I Am My Own Wife

John Cronin in Prime Cut's production of 'I Am My Own Wife' by Doug Wright.

John Cronin in Prime Cut's production of 'I Am My Own Wife' by Doug Wright.

I Am My Own Wife is a one-man show about Lothar Berfelde, who lived his life from his early manhood as Charlotte von Mahlsdorf. Though the play is based on a real person, Doug Wright dramatises his writing and research process rather than simply telling Charlotte’s story. The play follows his first meeting with Charlotte at the Gründerzeit Museum that she created and managed in East Berlin, through his decision to write about her life and the story she told him, to her exile and her eventual death.

John Cronin in 'I Am My Own Wife'.The Gründerzeit is the period from 1890 to the early 1900s, lovingly immortalised in the mansion Charlotte renovated in Berlin, filling it with artifacts of the period, aiming at complete authenticity. The basement of the museum contained a bar, which staged Weimar cabaret performance throughout the Communist period. After his first visit to the Museum, however, Wright realised that Charlotte is the real archive, and decided to write a play about her experiences. Her survival as a transvestite living as a woman under an assumed name under two totalitarian regimes astounds him, while his own experience of growing up gay in the American Bible Belt seems like a pale reflection of her experience. On his subsequent research visits he gathers her memories of life in Nazi Germany and Communist East Germany, finally uncovering some uncomfortable episodes in her biography.
Wright’s decision to focus the piece on the research process rather than on the story Charlotte tells takes the play from a documentation of a life to an exploration of the nature of authenticity, identity, and truth. This is reflected in the use of broken English and German in the dialogue, the structure of the plot, the monodramatic performance style and the set design of Prime Cut's production.
There are thirty-six characters in total, including Charlotte’s family members, her friends, Doug’s translator, and various others, all vividly and skillfully realised here by John Cronin. The decision to structure the work as a one-man show destabilises naturalistic characterization and foregrounds the subjective nature of the story: the characters exist only in Charlotte’s (or Doug’s) memory. This instability is further expressed in the characters’ switching between languages, speaking broken English or broken German, and sometimes misunderstanding each other. This linguistic device expresses the unstable and contingent nature of language and meaning. How, given these problems with language, is Doug ever to arrive at the ‘truth’ about Charlotte? How much can we trust what she says? Director Emma Jordan’s programme note summarises this succinctly: “Charlotte has been with me for quite a while now and the closer I get, the more she eludes.”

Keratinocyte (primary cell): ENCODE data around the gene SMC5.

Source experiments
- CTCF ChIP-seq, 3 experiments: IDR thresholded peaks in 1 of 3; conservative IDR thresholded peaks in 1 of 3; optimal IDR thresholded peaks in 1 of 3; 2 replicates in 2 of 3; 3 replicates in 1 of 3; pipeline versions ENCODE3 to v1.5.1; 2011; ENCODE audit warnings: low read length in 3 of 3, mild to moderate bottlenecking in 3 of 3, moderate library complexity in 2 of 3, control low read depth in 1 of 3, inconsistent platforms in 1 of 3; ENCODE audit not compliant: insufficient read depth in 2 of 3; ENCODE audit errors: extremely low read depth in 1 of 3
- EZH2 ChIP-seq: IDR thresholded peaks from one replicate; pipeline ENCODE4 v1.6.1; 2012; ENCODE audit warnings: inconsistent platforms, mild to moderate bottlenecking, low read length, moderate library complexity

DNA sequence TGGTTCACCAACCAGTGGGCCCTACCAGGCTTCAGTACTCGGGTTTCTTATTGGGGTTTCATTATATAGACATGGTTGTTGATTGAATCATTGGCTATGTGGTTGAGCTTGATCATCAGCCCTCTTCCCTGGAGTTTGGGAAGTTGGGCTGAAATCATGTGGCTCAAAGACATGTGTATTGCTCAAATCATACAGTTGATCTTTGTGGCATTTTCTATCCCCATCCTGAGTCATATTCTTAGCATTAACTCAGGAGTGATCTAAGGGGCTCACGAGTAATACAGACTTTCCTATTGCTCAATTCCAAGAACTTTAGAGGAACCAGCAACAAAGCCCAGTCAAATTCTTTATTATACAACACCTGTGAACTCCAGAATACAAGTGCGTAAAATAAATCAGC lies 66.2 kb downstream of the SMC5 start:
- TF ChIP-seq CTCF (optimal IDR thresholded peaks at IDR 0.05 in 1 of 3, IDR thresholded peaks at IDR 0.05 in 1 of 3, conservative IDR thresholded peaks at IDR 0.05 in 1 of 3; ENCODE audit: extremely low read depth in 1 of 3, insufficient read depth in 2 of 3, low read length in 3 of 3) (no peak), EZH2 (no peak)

John Cronin in 'I Am My Own Wife'.Charlotte’s elusiveness, and the distortions of memory, personal narrative, war and totalitarianism, find a visual expression in Ciaran Bagnall’s beautiful design. The wedge-shaped set with its Gründezeit décor of elaborate chandelier, three large gilt-framed mirrors on each wall and carved wooden furniture is not a realistic representation of a domestic interior. Although the initial impression is of symmetry, in fact the perspective is skewed and foreshortened, suggesting a fictional world that is similarly askew, where things are not what they first appear to be. The mirrors show the audience themselves on stage, create multiple Charlottes, and distort the world they reflect. They are a clever means of commenting upon the complexity of the play’s structure, where little is as it first appears.
A work like I Am My Own Wife is very dependent on the performer, and Cronin brings a charm and warmth to his portrayal of Charlotte. Clad in a black dress, tights and head-scarf, he moves nimbly around the stage, often addressing the audience directly, communicating the character’s awareness of the grim humour of her situation. Charlotte is at times a young boy defying the Russian soldiers; or she is the young son of a violent and frightening father; or a young man, realising his sexuality and identity in his lesbian aunt’s wardrobe. The courage required to live as Charlotte lived is made subtly and gently apparent in moments when she shrugs off her critics and tells her anxious mother who wants her to marry, “I am my own wife”.
The final image is of a rich and varied collection of historic objects – Charlotte’s museum – in the flies above the set, while a recording of Doug and Charlotte plays on a phonograph. Prime Cut has created a well performed show where the design and direction are coherent and unified. It is a strong piece by one of the most consistently interesting independent theatre companies on the island.
Lisa Fitzpatrick lectures in drama at University of Ulster.
  • Review
  • Theatre

I Am My Own Wife by Doug Wright

20 Sept - 6 Oct, 2012

Produced by Prime Cut Productions
In The MAC

Directed by Emma Jordan

Set and Lighting Design: Ciaran Bagnall

Sound Design: Philip Stewart

Costume Design: Una Hickey

With: John Cronin